Sunday, June 17, 2012
CORS and RESTful WCF
I'm writing this post to hopefully save someone the hours of pain I had to go through when making CORS work with a RESTful WCF service. If you're reading this, you either know me or know what CORS is and are struggling with it. If you're reading this because you know me, you can probably tune out right now.
Let me start by saying a few things. 1) CORS is a pain in the rear. 2) Many of the 'solutions' I've found online are light on detail or leave out critical tidbits of information that could cause you to rip your hair out. I'm a glutton for punishment and prefer to implement such solutions in my own code.
If you're stuck dealing with CORS on a RESTful WCF service, please find below an example that doesn't require web.config changes.
First, open IIS Manager. Navigate to your application. In the feature view, under 'IIS':
- Open 'Handler Mappings' and change the 'Path' associated with OPTIONSVerbHandler to '*.foo' or something equally useless
- While you're in IIS Manager, it may be helpful to do something similar for the WebDAV-related handlers, given that you'd probably like to be able to use PUT and DELETE
Second, get into your code. The snippet below implements a simple OPTIONS handler that tells the requesting browser everything it needs to here. If you're wondering why I'm using a 'Stream' response type, it's because I can't stand the serializer/deserializer that is included (I rolled my own).
In your service contract:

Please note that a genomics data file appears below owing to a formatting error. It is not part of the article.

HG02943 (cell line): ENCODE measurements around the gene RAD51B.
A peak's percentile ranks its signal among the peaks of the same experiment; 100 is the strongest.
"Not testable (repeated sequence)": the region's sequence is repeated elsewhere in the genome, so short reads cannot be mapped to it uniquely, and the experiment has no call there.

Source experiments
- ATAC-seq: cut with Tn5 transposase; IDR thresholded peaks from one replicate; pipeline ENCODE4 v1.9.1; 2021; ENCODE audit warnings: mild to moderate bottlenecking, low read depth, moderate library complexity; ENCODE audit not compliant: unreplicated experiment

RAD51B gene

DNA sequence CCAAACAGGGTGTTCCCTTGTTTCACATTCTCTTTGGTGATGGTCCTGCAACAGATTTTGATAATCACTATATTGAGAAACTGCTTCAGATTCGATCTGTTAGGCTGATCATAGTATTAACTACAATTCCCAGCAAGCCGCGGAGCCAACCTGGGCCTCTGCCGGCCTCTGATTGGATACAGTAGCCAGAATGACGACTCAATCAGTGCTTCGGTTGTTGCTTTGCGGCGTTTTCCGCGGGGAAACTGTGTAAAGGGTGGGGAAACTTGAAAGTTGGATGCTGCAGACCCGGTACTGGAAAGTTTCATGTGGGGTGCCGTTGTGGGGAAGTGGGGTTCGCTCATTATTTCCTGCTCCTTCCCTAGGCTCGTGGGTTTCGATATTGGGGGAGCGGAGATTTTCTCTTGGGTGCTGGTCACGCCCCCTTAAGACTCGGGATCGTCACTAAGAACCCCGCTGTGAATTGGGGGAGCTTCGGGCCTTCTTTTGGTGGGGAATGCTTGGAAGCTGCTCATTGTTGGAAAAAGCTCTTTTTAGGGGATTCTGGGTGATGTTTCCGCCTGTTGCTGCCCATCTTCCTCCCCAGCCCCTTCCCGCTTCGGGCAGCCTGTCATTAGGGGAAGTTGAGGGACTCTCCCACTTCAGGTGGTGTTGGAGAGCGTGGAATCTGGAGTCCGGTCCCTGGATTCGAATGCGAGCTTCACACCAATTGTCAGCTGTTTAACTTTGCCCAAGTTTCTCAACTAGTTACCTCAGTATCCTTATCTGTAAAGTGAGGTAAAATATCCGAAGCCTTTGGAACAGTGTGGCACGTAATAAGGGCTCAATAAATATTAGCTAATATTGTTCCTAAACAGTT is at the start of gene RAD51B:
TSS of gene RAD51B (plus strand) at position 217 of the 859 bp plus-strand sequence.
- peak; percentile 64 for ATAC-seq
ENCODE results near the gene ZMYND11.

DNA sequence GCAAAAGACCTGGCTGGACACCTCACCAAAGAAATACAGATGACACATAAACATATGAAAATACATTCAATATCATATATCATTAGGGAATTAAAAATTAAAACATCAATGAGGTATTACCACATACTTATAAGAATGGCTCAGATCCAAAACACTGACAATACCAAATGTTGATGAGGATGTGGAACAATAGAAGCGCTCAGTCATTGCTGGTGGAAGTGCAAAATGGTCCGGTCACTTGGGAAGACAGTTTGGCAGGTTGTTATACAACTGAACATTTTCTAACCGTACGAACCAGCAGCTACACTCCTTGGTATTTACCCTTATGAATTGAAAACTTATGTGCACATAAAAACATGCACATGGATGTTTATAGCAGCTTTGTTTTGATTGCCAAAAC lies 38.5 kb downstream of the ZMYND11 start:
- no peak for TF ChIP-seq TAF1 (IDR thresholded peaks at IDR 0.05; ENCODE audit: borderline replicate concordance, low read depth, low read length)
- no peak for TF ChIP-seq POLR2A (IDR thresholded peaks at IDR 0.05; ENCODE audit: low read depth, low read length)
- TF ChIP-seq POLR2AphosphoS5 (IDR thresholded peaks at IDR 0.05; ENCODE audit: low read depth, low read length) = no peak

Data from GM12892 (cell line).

[WebInvoke(Method = "OPTIONS", UriTemplate = "/*", BodyStyle = WebMessageBodyStyle.Bare)]
And the body of http_webinvoke_options():
public Stream http_webinvoke_options()
WebOperationContext web_op_context = WebOperationContext.Current;
OperationContext op_context = OperationContext.Current;
WebHeaderCollection header_list = web_op_context.IncomingRequest.Headers;
web_op_context.OutgoingResponse.StatusDescription = "OK";
web_op_context.OutgoingResponse.StatusCode = HttpStatusCode.OK;
web_op_context.OutgoingResponse.Headers.Add("Access-Control-Allow-Methods", "OPTIONS, POST, GET, PUT, DELETE");
string headers = "";
headers += "Content-Type, ";
headers += "X-Requested-With, ";
headers += "Accept";
web_op_context.OutgoingResponse.Headers.Add("Accept-Language", "en-US, en");
web_op_context.OutgoingResponse.Headers.Add("Accept-Charset", "ISO-8859-1, utf-8");
string url = op_context.IncomingMessageHeaders.To.ToString();
url = url.Replace(op_context.IncomingMessageHeaders.To.PathAndQuery, "");
For your other code files, make sure that you add the 'Access-Control-Allow-Origin' header to each of them as well. It's not just about the OPTIONS response - each call needs to have this.
[WebInvoke(Method = "POST", UriTemplate = "/*", BodyStyle = WebMessageBodyStyle.Bare)]
Stream http_webinvoke_post(Stream body_stream);
And just prior to the response in the http_webinvoke_post method...
I hope this brings at least one person some relief.